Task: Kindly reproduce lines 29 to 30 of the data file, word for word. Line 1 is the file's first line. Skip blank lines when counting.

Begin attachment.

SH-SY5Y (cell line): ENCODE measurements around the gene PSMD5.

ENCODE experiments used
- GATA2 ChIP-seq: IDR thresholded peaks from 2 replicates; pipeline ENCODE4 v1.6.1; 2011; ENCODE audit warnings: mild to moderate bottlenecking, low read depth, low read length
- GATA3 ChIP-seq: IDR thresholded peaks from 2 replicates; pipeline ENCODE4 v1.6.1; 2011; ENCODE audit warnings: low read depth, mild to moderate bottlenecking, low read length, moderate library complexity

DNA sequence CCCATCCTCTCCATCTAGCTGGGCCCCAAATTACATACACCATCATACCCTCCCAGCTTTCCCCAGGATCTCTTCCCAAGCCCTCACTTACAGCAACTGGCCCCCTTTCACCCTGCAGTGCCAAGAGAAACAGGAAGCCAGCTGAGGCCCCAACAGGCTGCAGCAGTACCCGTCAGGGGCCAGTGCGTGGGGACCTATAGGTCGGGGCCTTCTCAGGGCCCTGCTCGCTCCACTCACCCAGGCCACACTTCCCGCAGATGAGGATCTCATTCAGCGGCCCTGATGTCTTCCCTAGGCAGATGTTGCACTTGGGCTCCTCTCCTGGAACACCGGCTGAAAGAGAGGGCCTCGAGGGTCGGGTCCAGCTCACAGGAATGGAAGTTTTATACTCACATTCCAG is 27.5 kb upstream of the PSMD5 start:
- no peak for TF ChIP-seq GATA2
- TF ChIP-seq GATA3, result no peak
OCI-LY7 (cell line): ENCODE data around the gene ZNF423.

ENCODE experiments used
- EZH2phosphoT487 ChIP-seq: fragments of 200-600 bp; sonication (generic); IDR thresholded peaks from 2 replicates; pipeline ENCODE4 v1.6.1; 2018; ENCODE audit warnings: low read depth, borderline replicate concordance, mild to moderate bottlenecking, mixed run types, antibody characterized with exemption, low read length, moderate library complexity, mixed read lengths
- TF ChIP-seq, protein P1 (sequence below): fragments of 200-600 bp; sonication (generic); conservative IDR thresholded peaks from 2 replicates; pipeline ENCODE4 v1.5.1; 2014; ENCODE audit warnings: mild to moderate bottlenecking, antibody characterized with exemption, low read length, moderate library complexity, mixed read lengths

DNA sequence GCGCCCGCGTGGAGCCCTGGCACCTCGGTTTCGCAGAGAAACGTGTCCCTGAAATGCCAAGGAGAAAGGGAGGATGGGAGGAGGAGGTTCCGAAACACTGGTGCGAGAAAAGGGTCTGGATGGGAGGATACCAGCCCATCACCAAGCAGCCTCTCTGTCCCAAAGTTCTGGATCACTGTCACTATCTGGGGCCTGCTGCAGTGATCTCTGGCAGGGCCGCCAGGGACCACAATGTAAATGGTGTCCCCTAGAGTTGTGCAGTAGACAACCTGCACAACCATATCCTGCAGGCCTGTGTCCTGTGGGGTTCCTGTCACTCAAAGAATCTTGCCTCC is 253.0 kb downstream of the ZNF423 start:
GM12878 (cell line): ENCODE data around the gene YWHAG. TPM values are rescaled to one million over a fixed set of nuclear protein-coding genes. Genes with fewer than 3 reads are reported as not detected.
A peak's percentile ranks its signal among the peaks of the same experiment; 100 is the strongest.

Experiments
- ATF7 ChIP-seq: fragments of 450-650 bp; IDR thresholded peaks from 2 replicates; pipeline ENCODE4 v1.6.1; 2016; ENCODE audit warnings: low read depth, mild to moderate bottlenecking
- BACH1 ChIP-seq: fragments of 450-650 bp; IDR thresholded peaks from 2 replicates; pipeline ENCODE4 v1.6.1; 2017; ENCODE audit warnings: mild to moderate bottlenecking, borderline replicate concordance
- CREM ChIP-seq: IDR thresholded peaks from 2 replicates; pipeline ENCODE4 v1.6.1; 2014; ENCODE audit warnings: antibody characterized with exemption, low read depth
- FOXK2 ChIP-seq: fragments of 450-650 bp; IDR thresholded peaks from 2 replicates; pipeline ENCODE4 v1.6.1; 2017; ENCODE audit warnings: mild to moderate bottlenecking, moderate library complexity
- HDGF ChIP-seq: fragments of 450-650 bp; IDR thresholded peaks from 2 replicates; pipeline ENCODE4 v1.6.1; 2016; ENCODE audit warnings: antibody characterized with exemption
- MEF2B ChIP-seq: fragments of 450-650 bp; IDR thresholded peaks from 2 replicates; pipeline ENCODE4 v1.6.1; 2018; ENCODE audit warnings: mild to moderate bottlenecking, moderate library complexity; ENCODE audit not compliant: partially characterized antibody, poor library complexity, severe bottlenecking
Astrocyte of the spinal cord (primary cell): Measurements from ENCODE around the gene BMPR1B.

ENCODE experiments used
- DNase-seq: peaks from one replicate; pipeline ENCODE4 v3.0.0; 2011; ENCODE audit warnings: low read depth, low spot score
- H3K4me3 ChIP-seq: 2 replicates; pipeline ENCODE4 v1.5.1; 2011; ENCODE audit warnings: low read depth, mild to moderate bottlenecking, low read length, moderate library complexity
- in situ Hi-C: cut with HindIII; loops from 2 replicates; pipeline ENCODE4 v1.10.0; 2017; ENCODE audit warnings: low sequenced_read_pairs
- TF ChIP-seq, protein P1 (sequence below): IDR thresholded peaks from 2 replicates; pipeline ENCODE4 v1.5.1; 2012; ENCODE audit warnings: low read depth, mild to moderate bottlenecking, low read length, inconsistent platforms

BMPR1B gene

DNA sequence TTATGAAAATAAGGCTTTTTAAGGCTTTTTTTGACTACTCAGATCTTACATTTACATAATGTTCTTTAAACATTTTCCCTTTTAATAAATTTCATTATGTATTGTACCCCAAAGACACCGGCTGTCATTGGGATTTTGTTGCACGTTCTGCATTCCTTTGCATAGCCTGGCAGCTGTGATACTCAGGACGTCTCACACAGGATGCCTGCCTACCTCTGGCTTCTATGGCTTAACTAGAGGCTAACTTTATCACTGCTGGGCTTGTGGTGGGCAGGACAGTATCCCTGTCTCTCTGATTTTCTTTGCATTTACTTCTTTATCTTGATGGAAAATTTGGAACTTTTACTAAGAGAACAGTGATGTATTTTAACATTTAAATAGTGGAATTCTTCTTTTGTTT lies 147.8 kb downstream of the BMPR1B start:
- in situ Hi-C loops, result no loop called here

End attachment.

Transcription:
DNA sequence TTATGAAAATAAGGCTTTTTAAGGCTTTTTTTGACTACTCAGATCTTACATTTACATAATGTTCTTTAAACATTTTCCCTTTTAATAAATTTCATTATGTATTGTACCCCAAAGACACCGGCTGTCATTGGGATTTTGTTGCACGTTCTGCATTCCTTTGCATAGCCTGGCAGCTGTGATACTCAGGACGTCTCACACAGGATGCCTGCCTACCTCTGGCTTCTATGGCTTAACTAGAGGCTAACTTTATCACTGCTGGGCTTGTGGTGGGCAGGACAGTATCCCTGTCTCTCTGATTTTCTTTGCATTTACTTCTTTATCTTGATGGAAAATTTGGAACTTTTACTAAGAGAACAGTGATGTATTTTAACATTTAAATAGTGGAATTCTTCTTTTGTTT lies 147.8 kb downstream of the BMPR1B start:
- in situ Hi-C loops, result no loop called here